Employment LawScene Blog

A few weeks ago, we posted a blog about the protection of transgender employees under Title VII. Since then, Caitlyn Jenner has graced the cover of Vanity Fair, the EEOC has further solidified its position on the matter, and OSHA has weighed in on the issue. One matter that has come up in many of the transgender […]

Today, the U.S. Supreme Court issued its ruling in EEOC v. Abercrombie & Fitch. Justice Scalia penned the majority opinion while Justice Alito wrote a concurrence and Justice Thomas concurred in part and dissented in part. The case, which centered around whether employers can be held liable for failing to accommodate a religious practice only after the […]

In April 2015, the EEOC also settled one of the first cases in which it attempted to litigate that transgender discrimination is protected under Title VII. The EEOC filed an amicus brief in a previous case claiming that sex discrimination includes discrimination against those who do not conform to gender stereotypes and, therefore, would include […]

On April 30, 2015, the Supreme Court of Wisconsin issued its long-awaited decision in Runzheimer International Ltd. v. Friedlen, in which it came to the conclusion that the promise of continued at-will employment is valid consideration for a restrictive covenant. In Runzheimer, the employee had worked for his employer for fifteen years when the employer required all […]

On Wednesday, April 29, 2015, the U.S. Supreme Court issued its unanimous decision in Mach Mining LLC v. Equal Employment Opportunity Commission, addressing the issue of the level of judicial review allowed regarding the EEOC’s duty to conciliate charges of discrimination prior to litigation. We have discussed this decision in this blog from its early stages (here, here, […]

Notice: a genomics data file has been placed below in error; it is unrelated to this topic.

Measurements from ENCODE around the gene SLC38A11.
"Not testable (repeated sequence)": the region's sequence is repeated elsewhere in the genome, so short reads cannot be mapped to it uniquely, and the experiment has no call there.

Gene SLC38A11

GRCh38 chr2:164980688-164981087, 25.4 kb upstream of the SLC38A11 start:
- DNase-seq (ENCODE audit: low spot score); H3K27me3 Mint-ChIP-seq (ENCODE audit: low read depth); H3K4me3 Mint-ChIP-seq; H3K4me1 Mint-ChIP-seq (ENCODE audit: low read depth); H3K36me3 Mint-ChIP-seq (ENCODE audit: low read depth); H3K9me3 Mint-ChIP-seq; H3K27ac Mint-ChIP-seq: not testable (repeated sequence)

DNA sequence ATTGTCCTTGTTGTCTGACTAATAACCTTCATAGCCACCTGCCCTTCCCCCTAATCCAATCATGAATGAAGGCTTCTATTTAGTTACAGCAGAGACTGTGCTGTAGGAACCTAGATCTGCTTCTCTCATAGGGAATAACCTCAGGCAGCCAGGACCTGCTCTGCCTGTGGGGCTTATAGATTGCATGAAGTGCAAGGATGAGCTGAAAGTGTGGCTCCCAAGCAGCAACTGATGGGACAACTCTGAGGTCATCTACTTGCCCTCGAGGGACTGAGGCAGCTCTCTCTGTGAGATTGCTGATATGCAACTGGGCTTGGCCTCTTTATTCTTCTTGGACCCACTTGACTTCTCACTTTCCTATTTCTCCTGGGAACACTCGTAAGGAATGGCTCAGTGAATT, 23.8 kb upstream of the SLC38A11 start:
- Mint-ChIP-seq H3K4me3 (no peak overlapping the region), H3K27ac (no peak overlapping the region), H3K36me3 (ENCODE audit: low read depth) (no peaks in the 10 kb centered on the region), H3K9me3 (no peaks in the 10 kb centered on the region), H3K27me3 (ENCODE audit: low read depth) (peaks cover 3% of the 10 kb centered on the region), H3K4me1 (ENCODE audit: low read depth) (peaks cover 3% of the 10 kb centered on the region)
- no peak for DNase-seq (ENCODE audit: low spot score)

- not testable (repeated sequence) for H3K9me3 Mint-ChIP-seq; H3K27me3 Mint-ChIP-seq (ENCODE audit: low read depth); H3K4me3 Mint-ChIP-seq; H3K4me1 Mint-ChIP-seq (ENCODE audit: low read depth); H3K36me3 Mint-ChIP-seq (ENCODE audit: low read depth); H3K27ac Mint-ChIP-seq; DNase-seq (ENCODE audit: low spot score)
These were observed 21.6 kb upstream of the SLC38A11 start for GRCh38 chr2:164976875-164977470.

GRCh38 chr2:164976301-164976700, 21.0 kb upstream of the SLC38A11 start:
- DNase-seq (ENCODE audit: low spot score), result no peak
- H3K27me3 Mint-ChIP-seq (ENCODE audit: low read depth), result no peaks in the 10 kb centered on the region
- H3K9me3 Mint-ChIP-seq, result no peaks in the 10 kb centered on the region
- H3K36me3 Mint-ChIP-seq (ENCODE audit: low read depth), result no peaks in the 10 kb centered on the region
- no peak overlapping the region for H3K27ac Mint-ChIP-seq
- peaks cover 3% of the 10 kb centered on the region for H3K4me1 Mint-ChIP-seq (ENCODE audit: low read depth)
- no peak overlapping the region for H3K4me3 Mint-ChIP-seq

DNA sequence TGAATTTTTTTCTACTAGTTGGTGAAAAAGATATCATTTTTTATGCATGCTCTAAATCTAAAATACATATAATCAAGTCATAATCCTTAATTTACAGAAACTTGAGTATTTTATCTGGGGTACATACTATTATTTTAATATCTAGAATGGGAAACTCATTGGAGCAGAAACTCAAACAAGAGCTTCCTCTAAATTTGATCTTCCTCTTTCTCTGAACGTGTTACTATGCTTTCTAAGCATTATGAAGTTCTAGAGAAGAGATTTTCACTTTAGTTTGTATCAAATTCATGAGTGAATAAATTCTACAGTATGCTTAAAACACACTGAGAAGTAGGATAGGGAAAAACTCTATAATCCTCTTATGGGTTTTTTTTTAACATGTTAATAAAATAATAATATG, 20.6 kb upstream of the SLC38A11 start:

On February 10, 2015, the Wall Street Journal published an article entitled “Everything Is Awesome! Why You Can’t Tell Employees They’re Doing a Bad Job” extolling the virtues of praising employees’ strengths and scaling back on criticism.  Although this may be good for employees’ confidence levels, it is bad for companies when they have to defend a […]

On March 18, 2015, the NLRB General Counsel issued a report concerning recent cases that raise significant legal and policy issues regarding employee handbook rules.  Recently, the NLRB has been focusing on non-union employer’s handbooks and whether they violate Section 7 of the NLRA, which permits employees to discuss wages, hours, and other terms and conditions of […]

On Wednesday, March 25, 2015, a divided U.S. Supreme Court issued a ruling in Young v. UPS.  The Supreme Court was asked to decide whether the Pregnancy Discrimination Act (“PDA”), which amended Title VII of the Civil Rights Act of 1964, allows an employer to have a policy that accommodates some, but not all, workers with […]

Wisconsin Governor Scott Walker has officially signed Right-to-Work legislation, which, as discussed in last Friday’s blog, will allow workers covered by union representation to not pay union dues if they do not wish to.  Although the union will still have the right to collectively bargain on behalf of all private-sector employees in a bargaining unit, employees […]

Today, Friday, March 6, 2015, the Wisconsin State Assembly after a marathon session passed right-to-work legislation by a vote of 62 to 35. The State Senate had previously approved the right-to-work legislation by a vote of 17 to 15 the previous week. The votes were cast according to party lines.  The fast-tracked bill will be […]


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